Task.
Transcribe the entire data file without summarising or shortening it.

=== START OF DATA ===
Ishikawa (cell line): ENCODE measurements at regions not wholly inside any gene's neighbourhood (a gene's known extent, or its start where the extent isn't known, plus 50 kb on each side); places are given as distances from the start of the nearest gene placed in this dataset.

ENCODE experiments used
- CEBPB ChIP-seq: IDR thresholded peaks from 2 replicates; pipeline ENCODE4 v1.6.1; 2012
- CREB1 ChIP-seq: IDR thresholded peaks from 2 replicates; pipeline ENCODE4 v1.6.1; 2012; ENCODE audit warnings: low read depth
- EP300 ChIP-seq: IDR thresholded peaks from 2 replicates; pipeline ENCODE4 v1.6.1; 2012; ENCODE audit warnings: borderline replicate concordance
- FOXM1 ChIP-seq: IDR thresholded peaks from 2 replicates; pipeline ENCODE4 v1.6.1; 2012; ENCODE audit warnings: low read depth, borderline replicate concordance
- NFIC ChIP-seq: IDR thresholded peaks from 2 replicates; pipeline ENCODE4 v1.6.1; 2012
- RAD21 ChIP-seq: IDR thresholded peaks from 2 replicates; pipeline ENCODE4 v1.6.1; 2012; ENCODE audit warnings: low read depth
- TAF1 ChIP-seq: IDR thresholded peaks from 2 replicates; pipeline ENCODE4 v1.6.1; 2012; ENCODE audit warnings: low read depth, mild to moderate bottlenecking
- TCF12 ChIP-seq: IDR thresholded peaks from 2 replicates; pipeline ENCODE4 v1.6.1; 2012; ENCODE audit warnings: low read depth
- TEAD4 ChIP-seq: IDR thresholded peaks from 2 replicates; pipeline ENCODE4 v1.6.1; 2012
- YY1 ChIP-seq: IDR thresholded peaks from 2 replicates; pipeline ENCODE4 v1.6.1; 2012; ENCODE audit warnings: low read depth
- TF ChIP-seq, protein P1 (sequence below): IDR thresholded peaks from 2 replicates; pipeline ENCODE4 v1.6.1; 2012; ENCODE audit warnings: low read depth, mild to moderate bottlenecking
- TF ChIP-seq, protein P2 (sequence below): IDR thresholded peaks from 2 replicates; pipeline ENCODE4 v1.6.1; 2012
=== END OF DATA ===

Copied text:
Ishikawa (cell line): ENCODE measurements at regions not wholly inside any gene's neighbourhood (a gene's known extent, or its start where the extent isn't known, plus 50 kb on each side); places are given as distances from the start of the nearest gene placed in this dataset.

ENCODE experiments used
- CEBPB ChIP-seq: IDR thresholded peaks from 2 replicates; pipeline ENCODE4 v1.6.1; 2012
- CREB1 ChIP-seq: IDR thresholded peaks from 2 replicates; pipeline ENCODE4 v1.6.1; 2012; ENCODE audit warnings: low read depth
- EP300 ChIP-seq: IDR thresholded peaks from 2 replicates; pipeline ENCODE4 v1.6.1; 2012; ENCODE audit warnings: borderline replicate concordance
- FOXM1 ChIP-seq: IDR thresholded peaks from 2 replicates; pipeline ENCODE4 v1.6.1; 2012; ENCODE audit warnings: low read depth, borderline replicate concordance
- NFIC ChIP-seq: IDR thresholded peaks from 2 replicates; pipeline ENCODE4 v1.6.1; 2012
- RAD21 ChIP-seq: IDR thresholded peaks from 2 replicates; pipeline ENCODE4 v1.6.1; 2012; ENCODE audit warnings: low read depth
- TAF1 ChIP-seq: IDR thresholded peaks from 2 replicates; pipeline ENCODE4 v1.6.1; 2012; ENCODE audit warnings: low read depth, mild to moderate bottlenecking
- TCF12 ChIP-seq: IDR thresholded peaks from 2 replicates; pipeline ENCODE4 v1.6.1; 2012; ENCODE audit warnings: low read depth
- TEAD4 ChIP-seq: IDR thresholded peaks from 2 replicates; pipeline ENCODE4 v1.6.1; 2012
- YY1 ChIP-seq: IDR thresholded peaks from 2 replicates; pipeline ENCODE4 v1.6.1; 2012; ENCODE audit warnings: low read depth
- TF ChIP-seq, protein P1 (sequence below): IDR thresholded peaks from 2 replicates; pipeline ENCODE4 v1.6.1; 2012; ENCODE audit warnings: low read depth, mild to moderate bottlenecking
- TF ChIP-seq, protein P2 (sequence below): IDR thresholded peaks from 2 replicates; pipeline ENCODE4 v1.6.1; 2012